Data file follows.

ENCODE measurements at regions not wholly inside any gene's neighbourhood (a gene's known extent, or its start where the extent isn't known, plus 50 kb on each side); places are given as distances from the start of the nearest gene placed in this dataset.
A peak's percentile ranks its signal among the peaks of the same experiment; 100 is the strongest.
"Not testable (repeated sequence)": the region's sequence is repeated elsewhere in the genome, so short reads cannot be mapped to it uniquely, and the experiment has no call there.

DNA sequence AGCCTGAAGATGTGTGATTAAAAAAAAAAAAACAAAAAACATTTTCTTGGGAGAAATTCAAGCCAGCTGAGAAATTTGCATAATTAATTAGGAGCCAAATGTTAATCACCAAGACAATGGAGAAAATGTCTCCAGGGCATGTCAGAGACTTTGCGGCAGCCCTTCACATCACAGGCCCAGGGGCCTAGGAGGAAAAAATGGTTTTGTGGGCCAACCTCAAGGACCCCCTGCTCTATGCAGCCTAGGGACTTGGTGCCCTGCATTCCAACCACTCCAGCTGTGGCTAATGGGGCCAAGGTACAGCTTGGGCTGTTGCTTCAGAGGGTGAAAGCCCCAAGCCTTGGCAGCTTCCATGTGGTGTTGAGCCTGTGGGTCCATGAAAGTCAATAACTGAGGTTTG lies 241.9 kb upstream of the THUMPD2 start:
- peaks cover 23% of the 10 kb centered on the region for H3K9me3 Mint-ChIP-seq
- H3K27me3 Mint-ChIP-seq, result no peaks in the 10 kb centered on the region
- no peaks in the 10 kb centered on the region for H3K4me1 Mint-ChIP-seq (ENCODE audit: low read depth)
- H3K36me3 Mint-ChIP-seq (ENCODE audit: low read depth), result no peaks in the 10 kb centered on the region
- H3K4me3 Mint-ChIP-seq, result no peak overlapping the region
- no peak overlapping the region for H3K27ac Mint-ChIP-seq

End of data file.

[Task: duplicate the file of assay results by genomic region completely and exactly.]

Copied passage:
ENCODE measurements at regions not wholly inside any gene's neighbourhood (a gene's known extent, or its start where the extent isn't known, plus 50 kb on each side); places are given as distances from the start of the nearest gene placed in this dataset.
A peak's percentile ranks its signal among the peaks of the same experiment; 100 is the strongest.
"Not testable (repeated sequence)": the region's sequence is repeated elsewhere in the genome, so short reads cannot be mapped to it uniquely, and the experiment has no call there.

DNA sequence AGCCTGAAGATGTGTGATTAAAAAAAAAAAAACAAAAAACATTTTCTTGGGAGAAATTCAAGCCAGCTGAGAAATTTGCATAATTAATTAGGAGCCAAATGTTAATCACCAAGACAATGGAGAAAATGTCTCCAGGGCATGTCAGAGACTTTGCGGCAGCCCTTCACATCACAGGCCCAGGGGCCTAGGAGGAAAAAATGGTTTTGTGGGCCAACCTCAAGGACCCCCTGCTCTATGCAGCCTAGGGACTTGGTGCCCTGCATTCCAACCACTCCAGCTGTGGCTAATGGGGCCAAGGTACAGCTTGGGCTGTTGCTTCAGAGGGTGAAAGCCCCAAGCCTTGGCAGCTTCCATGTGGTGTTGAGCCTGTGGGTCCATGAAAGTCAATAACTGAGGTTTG lies 241.9 kb upstream of the THUMPD2 start:
- peaks cover 23% of the 10 kb centered on the region for H3K9me3 Mint-ChIP-seq
- H3K27me3 Mint-ChIP-seq, result no peaks in the 10 kb centered on the region
- no peaks in the 10 kb centered on the region for H3K4me1 Mint-ChIP-seq (ENCODE audit: low read depth)
- H3K36me3 Mint-ChIP-seq (ENCODE audit: low read depth), result no peaks in the 10 kb centered on the region
- H3K4me3 Mint-ChIP-seq, result no peak overlapping the region
- no peak overlapping the region for H3K27ac Mint-ChIP-seq